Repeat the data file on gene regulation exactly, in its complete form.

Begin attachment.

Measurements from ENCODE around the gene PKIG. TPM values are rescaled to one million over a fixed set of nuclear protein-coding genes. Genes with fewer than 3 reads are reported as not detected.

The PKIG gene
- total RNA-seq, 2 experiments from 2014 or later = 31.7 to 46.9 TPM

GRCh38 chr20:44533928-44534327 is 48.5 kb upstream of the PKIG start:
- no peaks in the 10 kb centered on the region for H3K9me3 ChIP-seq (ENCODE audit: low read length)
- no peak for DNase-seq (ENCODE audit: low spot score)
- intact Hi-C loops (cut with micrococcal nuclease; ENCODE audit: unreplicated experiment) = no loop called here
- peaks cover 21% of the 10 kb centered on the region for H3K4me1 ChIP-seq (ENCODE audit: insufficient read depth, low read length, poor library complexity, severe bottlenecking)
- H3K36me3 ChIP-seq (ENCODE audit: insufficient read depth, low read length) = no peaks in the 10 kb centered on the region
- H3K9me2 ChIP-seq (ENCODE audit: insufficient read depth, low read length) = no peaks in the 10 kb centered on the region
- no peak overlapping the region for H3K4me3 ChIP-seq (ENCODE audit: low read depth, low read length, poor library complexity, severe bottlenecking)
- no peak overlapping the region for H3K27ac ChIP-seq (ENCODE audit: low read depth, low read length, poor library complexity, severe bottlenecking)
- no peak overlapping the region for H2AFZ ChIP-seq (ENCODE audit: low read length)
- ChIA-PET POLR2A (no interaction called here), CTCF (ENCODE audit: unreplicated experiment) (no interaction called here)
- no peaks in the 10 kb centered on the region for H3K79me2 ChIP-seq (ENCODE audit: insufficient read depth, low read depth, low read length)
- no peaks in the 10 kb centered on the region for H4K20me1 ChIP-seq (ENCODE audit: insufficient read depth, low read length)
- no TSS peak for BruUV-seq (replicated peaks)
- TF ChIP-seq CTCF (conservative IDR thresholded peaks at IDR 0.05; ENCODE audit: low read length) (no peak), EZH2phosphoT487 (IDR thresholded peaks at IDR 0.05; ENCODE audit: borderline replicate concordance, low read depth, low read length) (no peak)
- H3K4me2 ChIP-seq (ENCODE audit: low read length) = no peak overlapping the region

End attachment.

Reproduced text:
Measurements from ENCODE around the gene PKIG. TPM values are rescaled to one million over a fixed set of nuclear protein-coding genes. Genes with fewer than 3 reads are reported as not detected.

The PKIG gene
- total RNA-seq, 2 experiments from 2014 or later = 31.7 to 46.9 TPM

GRCh38 chr20:44533928-44534327 is 48.5 kb upstream of the PKIG start:
- no peaks in the 10 kb centered on the region for H3K9me3 ChIP-seq (ENCODE audit: low read length)
- no peak for DNase-seq (ENCODE audit: low spot score)
- intact Hi-C loops (cut with micrococcal nuclease; ENCODE audit: unreplicated experiment) = no loop called here
- peaks cover 21% of the 10 kb centered on the region for H3K4me1 ChIP-seq (ENCODE audit: insufficient read depth, low read length, poor library complexity, severe bottlenecking)
- H3K36me3 ChIP-seq (ENCODE audit: insufficient read depth, low read length) = no peaks in the 10 kb centered on the region
- H3K9me2 ChIP-seq (ENCODE audit: insufficient read depth, low read length) = no peaks in the 10 kb centered on the region
- no peak overlapping the region for H3K4me3 ChIP-seq (ENCODE audit: low read depth, low read length, poor library complexity, severe bottlenecking)
- no peak overlapping the region for H3K27ac ChIP-seq (ENCODE audit: low read depth, low read length, poor library complexity, severe bottlenecking)
- no peak overlapping the region for H2AFZ ChIP-seq (ENCODE audit: low read length)
- ChIA-PET POLR2A (no interaction called here), CTCF (ENCODE audit: unreplicated experiment) (no interaction called here)
- no peaks in the 10 kb centered on the region for H3K79me2 ChIP-seq (ENCODE audit: insufficient read depth, low read depth, low read length)
- no peaks in the 10 kb centered on the region for H4K20me1 ChIP-seq (ENCODE audit: insufficient read depth, low read length)
- no TSS peak for BruUV-seq (replicated peaks)
- TF ChIP-seq CTCF (conservative IDR thresholded peaks at IDR 0.05; ENCODE audit: low read length) (no peak), EZH2phosphoT487 (IDR thresholded peaks at IDR 0.05; ENCODE audit: borderline replicate concordance, low read depth, low read length) (no peak)
- H3K4me2 ChIP-seq (ENCODE audit: low read length) = no peak overlapping the region